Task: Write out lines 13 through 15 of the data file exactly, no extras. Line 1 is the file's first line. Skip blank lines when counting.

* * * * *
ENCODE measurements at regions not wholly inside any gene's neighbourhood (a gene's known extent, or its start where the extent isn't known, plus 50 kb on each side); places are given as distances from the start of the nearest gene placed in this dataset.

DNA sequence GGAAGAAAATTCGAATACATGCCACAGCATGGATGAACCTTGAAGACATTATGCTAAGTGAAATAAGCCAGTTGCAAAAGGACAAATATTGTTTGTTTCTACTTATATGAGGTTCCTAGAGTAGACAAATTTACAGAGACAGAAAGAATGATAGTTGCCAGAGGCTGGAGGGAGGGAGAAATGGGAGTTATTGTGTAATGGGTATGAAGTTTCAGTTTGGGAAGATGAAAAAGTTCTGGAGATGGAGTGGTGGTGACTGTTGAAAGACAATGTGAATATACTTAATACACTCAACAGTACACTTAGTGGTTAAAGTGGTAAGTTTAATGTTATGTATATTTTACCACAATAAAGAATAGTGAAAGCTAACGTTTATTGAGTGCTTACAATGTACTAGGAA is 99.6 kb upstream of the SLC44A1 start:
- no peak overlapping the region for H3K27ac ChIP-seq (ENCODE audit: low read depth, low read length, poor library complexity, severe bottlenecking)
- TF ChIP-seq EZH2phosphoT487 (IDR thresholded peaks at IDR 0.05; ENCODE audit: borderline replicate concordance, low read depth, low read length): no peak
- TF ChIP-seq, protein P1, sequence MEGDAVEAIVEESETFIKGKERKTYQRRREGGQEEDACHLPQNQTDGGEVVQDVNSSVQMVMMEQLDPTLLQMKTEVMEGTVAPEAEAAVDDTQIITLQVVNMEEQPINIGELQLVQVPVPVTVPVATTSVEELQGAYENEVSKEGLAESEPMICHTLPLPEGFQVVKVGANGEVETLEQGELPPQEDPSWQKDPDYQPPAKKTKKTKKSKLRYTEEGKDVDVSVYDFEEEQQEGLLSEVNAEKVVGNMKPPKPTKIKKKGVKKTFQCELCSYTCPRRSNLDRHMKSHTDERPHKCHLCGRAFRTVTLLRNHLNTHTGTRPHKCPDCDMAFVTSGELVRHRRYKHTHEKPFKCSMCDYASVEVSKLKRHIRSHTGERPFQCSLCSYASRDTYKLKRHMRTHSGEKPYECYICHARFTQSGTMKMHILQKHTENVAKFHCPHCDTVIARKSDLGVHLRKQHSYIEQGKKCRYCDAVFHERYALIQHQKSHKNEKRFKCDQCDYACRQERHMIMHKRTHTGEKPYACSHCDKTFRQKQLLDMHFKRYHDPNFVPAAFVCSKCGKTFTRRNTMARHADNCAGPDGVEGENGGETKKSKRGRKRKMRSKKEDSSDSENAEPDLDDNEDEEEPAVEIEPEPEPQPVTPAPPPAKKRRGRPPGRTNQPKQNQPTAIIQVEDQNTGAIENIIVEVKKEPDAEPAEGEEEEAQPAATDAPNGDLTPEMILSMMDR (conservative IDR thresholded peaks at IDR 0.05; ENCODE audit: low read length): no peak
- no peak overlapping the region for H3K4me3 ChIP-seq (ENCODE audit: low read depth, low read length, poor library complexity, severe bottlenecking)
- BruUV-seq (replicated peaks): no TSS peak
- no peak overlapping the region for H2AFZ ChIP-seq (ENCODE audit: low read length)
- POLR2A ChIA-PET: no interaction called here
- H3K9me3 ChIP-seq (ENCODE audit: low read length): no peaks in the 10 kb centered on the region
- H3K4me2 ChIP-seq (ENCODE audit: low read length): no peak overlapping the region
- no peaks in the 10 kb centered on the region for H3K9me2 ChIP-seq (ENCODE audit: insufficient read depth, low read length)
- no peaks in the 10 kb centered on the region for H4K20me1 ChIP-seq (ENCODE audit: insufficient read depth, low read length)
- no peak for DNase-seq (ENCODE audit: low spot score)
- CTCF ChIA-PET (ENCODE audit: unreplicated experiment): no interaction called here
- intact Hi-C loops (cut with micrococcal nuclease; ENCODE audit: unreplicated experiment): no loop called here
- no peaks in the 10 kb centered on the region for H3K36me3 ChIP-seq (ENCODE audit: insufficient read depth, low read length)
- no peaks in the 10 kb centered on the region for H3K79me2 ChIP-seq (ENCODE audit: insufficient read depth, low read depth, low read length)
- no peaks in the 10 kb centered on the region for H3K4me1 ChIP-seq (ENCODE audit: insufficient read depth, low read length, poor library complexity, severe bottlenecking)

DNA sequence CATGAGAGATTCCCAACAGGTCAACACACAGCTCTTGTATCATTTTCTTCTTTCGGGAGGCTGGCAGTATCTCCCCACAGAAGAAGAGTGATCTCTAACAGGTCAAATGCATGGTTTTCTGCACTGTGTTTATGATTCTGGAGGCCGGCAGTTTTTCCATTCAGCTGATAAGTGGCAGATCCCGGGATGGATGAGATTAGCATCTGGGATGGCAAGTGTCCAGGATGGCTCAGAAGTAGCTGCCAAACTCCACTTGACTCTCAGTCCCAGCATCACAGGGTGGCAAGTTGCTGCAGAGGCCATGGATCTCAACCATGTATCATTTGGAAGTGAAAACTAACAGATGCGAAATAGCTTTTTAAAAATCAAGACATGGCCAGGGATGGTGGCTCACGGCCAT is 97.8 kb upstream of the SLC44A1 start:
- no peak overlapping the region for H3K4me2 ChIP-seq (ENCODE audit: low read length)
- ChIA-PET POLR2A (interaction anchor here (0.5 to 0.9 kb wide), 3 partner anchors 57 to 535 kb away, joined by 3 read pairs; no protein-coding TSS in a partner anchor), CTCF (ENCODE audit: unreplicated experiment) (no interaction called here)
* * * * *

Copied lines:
- no peaks in the 10 kb centered on the region for H4K20me1 ChIP-seq (ENCODE audit: insufficient read depth, low read length)
- no peak for DNase-seq (ENCODE audit: low spot score)
- CTCF ChIA-PET (ENCODE audit: unreplicated experiment): no interaction called here